EU Commission: Making Europe the first climate neutral continent in the world is our goal
https://ec.europa.eu/info/strategy/priorities-2019-2024/european-green-deal/delivering-european-green-deal_en – June 14, 2021
The European Green Deal set the blueprint for this transformational change.
All 27 EU Member States committed to turning the EU into the first climate neutral continent by 2050. To get there, they pledged to reduce emissions by at least 55% by 2030, compared to 1990 levels.
This will create new opportunities for innovation and investment and jobs, as well as:
- Reduce emission
- create jobs and growth
- address energy poverty
- reduce external energy dependency
- improve our health an wellbeing
At the same time, it will ensure there are opportunities for everyone, supporting vulnerable citizens by tackling inequality and energy poverty, and strengthening the competitiveness of European companies.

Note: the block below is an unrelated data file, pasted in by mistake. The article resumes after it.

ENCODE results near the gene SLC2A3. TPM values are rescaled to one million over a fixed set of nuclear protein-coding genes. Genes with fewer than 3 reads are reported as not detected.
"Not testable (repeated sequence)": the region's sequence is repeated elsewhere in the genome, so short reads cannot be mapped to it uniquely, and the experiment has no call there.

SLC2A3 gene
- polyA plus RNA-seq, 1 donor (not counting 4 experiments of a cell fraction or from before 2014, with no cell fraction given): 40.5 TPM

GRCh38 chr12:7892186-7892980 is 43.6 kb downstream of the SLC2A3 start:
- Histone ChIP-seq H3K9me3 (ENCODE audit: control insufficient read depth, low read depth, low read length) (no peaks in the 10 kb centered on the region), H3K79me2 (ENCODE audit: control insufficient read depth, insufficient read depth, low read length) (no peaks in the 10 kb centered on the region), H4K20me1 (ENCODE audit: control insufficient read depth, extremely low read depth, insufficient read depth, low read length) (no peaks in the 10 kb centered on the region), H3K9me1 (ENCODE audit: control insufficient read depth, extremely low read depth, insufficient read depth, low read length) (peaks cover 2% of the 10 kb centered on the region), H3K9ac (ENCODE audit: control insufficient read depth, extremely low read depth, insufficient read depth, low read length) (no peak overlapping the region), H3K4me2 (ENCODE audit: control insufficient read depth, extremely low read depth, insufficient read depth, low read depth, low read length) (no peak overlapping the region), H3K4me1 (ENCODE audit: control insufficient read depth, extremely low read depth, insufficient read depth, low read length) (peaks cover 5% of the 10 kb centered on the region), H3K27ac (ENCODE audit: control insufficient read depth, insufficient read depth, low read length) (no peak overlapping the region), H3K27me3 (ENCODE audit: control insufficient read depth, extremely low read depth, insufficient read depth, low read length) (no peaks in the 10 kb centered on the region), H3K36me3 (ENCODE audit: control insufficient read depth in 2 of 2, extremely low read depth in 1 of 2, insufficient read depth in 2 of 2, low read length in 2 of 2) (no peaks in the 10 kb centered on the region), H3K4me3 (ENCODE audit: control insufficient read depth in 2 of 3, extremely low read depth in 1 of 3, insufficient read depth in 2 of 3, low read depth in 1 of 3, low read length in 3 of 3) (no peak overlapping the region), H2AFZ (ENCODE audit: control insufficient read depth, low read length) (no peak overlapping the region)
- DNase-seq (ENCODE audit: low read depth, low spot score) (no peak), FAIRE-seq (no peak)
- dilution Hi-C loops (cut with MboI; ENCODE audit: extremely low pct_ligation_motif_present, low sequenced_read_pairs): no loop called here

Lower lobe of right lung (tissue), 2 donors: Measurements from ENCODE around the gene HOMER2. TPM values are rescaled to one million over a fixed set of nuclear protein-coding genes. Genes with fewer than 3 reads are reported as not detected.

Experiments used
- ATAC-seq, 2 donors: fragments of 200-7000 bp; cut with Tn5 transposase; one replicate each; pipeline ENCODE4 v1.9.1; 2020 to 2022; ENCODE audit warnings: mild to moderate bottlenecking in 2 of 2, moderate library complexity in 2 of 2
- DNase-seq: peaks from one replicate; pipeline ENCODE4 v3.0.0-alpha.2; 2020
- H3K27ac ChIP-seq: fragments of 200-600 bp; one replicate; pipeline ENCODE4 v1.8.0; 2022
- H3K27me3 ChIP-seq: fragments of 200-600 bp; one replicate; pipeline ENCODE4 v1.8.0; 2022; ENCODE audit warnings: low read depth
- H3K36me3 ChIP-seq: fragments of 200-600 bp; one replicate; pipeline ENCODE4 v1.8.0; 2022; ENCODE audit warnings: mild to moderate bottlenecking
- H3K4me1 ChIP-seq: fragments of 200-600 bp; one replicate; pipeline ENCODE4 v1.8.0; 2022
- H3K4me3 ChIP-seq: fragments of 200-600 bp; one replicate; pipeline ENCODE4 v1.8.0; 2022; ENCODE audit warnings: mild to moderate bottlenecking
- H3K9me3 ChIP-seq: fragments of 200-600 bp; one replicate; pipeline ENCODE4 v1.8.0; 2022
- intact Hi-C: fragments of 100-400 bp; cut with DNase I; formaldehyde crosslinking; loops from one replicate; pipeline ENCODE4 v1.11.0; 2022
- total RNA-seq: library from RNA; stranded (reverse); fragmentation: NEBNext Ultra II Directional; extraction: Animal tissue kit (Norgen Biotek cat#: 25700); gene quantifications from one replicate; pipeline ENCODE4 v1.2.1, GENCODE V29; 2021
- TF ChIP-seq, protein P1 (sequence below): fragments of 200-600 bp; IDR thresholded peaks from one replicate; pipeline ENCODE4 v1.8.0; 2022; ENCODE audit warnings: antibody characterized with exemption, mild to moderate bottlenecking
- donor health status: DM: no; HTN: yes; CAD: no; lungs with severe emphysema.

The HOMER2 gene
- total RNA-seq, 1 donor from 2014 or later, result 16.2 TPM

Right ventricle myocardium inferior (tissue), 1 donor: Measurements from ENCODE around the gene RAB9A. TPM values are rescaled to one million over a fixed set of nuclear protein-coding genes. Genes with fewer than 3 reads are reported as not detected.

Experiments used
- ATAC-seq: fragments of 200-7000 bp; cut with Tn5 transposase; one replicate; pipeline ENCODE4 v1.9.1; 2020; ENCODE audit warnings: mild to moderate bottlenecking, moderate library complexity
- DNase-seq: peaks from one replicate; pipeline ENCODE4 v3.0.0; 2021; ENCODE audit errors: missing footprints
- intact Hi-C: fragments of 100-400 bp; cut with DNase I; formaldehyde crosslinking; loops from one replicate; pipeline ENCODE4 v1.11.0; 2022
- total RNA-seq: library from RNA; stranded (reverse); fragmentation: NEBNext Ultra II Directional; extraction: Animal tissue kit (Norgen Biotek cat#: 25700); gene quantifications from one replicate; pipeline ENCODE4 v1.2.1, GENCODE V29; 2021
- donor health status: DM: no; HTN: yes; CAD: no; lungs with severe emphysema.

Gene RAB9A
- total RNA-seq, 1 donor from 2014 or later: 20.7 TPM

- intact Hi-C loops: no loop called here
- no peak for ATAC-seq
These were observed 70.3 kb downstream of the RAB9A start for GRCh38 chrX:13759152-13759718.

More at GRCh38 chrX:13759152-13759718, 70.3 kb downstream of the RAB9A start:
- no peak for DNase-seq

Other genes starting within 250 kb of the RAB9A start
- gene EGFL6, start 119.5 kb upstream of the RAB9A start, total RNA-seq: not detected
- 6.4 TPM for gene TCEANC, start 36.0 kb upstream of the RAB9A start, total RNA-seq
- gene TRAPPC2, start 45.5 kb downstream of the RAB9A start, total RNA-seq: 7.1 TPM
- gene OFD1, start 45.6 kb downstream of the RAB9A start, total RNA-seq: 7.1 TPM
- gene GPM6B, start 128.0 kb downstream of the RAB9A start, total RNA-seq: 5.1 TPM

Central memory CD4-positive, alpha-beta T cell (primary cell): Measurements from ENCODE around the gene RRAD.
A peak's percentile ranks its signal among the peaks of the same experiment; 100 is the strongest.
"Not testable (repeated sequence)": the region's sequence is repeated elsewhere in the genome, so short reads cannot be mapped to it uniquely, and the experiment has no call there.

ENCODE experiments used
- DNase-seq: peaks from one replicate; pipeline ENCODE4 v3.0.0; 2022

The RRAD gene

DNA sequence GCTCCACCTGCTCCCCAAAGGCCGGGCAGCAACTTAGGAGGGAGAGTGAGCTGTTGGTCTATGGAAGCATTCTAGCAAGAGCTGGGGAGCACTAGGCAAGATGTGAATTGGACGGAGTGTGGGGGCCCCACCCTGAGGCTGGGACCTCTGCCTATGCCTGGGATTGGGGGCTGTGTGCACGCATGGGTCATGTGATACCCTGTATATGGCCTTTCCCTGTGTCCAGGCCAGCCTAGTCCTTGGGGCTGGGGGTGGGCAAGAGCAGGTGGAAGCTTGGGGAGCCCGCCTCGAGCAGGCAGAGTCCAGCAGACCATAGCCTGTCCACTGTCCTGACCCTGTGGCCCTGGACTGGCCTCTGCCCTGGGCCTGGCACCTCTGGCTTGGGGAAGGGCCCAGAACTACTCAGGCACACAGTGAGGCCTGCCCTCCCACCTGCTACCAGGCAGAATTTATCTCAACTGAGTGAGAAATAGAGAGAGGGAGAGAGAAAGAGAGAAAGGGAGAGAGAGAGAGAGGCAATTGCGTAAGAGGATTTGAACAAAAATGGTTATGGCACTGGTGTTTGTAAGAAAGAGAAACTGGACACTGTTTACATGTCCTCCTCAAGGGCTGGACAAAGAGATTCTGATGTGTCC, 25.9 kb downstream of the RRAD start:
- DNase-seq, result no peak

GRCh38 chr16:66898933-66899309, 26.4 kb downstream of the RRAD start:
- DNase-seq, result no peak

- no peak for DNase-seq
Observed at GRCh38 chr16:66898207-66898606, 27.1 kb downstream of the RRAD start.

Cleaning our energy system
Reducing greenhouse gas emissions by at least 55% by 2030 requires higher shares of renewable energy and greater energy efficiency.
The Commission proposes to increase the binding target of renewable sources in the EU’s energy mix to 40%. The proposals promote the uptake of renewable fuels, such as hydrogen in industry and transport, with additional targets.
In addition, reducing energy consumption is essential to bring down both emissions and energy costs for consumers and industry. The Commission proposes to increase energy savings targets at EU level and make them binding, to achieve an overall reduction of 36% by 2030.
Renovating buildings for greener lifestyles
Renovating our homes and buildings will save energy, protect against extremes of heat or cold and tackle energy poverty.
The new Social Climate Fund will support EU citizens most affected or at risk of energy or mobility poverty. It will help mitigate the costs for those most exposed to changes, to ensure that the transition is fair and leaves no one behind.
It will provide EUR 72.2 billion over 7 years in funding for renovation of buildings, access to zero and low emission mobility, or even income support.
In addition to homes, public buildings must also be renovated to use more renewable energy, and to be more energy efficient.
The Commission proposes to:
- require Member States to renovate at least 3% of the total floor area of all public buildings annually
- set a benchmark of 49% of renewables in buildings by 2030
- require Member States to increase the use of renewable energy in heating and cooling by +1.1 percentage points each year, until 2030